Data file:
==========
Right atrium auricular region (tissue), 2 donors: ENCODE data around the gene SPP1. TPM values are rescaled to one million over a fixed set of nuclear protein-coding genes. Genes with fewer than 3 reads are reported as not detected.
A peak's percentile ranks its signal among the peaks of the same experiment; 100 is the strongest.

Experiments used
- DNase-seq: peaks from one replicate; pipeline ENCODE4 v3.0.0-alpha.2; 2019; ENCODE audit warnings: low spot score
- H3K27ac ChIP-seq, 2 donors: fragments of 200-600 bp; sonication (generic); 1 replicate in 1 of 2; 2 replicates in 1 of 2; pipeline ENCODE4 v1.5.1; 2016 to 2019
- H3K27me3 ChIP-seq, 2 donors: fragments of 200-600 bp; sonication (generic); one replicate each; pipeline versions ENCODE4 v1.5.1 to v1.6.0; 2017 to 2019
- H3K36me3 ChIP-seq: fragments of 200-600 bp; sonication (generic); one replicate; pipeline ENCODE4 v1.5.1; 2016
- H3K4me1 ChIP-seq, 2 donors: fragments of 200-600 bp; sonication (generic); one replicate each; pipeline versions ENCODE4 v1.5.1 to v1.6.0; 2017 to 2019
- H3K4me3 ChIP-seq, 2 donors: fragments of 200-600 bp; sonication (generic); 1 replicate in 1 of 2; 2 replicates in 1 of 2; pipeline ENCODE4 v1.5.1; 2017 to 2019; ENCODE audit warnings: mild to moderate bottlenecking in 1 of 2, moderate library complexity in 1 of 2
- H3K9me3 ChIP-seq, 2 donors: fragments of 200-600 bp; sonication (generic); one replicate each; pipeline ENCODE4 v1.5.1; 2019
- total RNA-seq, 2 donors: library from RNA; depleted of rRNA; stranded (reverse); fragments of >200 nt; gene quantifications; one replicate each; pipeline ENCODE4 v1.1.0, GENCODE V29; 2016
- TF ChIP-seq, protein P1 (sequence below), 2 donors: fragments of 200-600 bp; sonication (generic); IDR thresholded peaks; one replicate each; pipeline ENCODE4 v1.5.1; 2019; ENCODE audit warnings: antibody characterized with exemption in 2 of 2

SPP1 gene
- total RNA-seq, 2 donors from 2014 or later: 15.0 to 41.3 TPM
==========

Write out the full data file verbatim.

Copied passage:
Right atrium auricular region (tissue), 2 donors: ENCODE data around the gene SPP1. TPM values are rescaled to one million over a fixed set of nuclear protein-coding genes. Genes with fewer than 3 reads are reported as not detected.
A peak's percentile ranks its signal among the peaks of the same experiment; 100 is the strongest.

Experiments used
- DNase-seq: peaks from one replicate; pipeline ENCODE4 v3.0.0-alpha.2; 2019; ENCODE audit warnings: low spot score
- H3K27ac ChIP-seq, 2 donors: fragments of 200-600 bp; sonication (generic); 1 replicate in 1 of 2; 2 replicates in 1 of 2; pipeline ENCODE4 v1.5.1; 2016 to 2019
- H3K27me3 ChIP-seq, 2 donors: fragments of 200-600 bp; sonication (generic); one replicate each; pipeline versions ENCODE4 v1.5.1 to v1.6.0; 2017 to 2019
- H3K36me3 ChIP-seq: fragments of 200-600 bp; sonication (generic); one replicate; pipeline ENCODE4 v1.5.1; 2016
- H3K4me1 ChIP-seq, 2 donors: fragments of 200-600 bp; sonication (generic); one replicate each; pipeline versions ENCODE4 v1.5.1 to v1.6.0; 2017 to 2019
- H3K4me3 ChIP-seq, 2 donors: fragments of 200-600 bp; sonication (generic); 1 replicate in 1 of 2; 2 replicates in 1 of 2; pipeline ENCODE4 v1.5.1; 2017 to 2019; ENCODE audit warnings: mild to moderate bottlenecking in 1 of 2, moderate library complexity in 1 of 2
- H3K9me3 ChIP-seq, 2 donors: fragments of 200-600 bp; sonication (generic); one replicate each; pipeline ENCODE4 v1.5.1; 2019
- total RNA-seq, 2 donors: library from RNA; depleted of rRNA; stranded (reverse); fragments of >200 nt; gene quantifications; one replicate each; pipeline ENCODE4 v1.1.0, GENCODE V29; 2016
- TF ChIP-seq, protein P1 (sequence below), 2 donors: fragments of 200-600 bp; sonication (generic); IDR thresholded peaks; one replicate each; pipeline ENCODE4 v1.5.1; 2019; ENCODE audit warnings: antibody characterized with exemption in 2 of 2

SPP1 gene
- total RNA-seq, 2 donors from 2014 or later: 15.0 to 41.3 TPM